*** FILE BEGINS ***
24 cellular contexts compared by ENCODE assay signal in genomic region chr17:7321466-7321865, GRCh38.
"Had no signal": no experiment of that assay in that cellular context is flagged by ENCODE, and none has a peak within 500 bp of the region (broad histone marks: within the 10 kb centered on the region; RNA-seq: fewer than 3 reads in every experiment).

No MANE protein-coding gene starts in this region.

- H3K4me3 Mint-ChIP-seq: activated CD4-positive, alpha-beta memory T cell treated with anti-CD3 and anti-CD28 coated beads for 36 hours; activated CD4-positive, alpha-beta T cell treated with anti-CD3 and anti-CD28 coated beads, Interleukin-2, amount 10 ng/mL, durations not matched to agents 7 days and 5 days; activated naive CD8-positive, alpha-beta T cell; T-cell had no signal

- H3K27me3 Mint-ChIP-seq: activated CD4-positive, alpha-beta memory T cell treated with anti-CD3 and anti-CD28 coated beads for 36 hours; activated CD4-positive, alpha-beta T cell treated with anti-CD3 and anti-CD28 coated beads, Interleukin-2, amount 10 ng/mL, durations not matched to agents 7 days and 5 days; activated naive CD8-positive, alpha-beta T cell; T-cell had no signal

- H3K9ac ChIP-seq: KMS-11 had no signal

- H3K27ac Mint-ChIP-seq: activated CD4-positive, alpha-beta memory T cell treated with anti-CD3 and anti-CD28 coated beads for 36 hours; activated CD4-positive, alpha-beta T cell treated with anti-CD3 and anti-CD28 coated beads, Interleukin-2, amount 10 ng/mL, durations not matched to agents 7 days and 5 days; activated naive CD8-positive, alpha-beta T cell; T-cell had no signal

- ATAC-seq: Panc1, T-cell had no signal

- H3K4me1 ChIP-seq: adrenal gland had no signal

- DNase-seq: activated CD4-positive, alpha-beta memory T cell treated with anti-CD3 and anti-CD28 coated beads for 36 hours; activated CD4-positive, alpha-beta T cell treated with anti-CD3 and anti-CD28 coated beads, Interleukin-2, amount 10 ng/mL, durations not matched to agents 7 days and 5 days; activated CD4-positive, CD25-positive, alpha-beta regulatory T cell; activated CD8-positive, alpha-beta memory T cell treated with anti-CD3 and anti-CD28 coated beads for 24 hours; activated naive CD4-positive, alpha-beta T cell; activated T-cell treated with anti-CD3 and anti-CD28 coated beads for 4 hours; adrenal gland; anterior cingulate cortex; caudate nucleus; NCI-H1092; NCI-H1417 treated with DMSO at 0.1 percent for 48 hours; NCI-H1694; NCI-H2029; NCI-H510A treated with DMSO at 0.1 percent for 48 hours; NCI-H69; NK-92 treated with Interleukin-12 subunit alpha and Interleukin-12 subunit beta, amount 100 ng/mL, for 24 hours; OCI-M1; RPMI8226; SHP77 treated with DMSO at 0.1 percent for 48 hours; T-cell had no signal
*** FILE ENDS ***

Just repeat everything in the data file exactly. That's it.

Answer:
24 cellular contexts compared by ENCODE assay signal in genomic region chr17:7321466-7321865, GRCh38.
"Had no signal": no experiment of that assay in that cellular context is flagged by ENCODE, and none has a peak within 500 bp of the region (broad histone marks: within the 10 kb centered on the region; RNA-seq: fewer than 3 reads in every experiment).

No MANE protein-coding gene starts in this region.

- H3K4me3 Mint-ChIP-seq: activated CD4-positive, alpha-beta memory T cell treated with anti-CD3 and anti-CD28 coated beads for 36 hours; activated CD4-positive, alpha-beta T cell treated with anti-CD3 and anti-CD28 coated beads, Interleukin-2, amount 10 ng/mL, durations not matched to agents 7 days and 5 days; activated naive CD8-positive, alpha-beta T cell; T-cell had no signal

- H3K27me3 Mint-ChIP-seq: activated CD4-positive, alpha-beta memory T cell treated with anti-CD3 and anti-CD28 coated beads for 36 hours; activated CD4-positive, alpha-beta T cell treated with anti-CD3 and anti-CD28 coated beads, Interleukin-2, amount 10 ng/mL, durations not matched to agents 7 days and 5 days; activated naive CD8-positive, alpha-beta T cell; T-cell had no signal

- H3K9ac ChIP-seq: KMS-11 had no signal

- H3K27ac Mint-ChIP-seq: activated CD4-positive, alpha-beta memory T cell treated with anti-CD3 and anti-CD28 coated beads for 36 hours; activated CD4-positive, alpha-beta T cell treated with anti-CD3 and anti-CD28 coated beads, Interleukin-2, amount 10 ng/mL, durations not matched to agents 7 days and 5 days; activated naive CD8-positive, alpha-beta T cell; T-cell had no signal

- ATAC-seq: Panc1, T-cell had no signal

- H3K4me1 ChIP-seq: adrenal gland had no signal

- DNase-seq: activated CD4-positive, alpha-beta memory T cell treated with anti-CD3 and anti-CD28 coated beads for 36 hours; activated CD4-positive, alpha-beta T cell treated with anti-CD3 and anti-CD28 coated beads, Interleukin-2, amount 10 ng/mL, durations not matched to agents 7 days and 5 days; activated CD4-positive, CD25-positive, alpha-beta regulatory T cell; activated CD8-positive, alpha-beta memory T cell treated with anti-CD3 and anti-CD28 coated beads for 24 hours; activated naive CD4-positive, alpha-beta T cell; activated T-cell treated with anti-CD3 and anti-CD28 coated beads for 4 hours; adrenal gland; anterior cingulate cortex; caudate nucleus; NCI-H1092; NCI-H1417 treated with DMSO at 0.1 percent for 48 hours; NCI-H1694; NCI-H2029; NCI-H510A treated with DMSO at 0.1 percent for 48 hours; NCI-H69; NK-92 treated with Interleukin-12 subunit alpha and Interleukin-12 subunit beta, amount 100 ng/mL, for 24 hours; OCI-M1; RPMI8226; SHP77 treated with DMSO at 0.1 percent for 48 hours; T-cell had no signal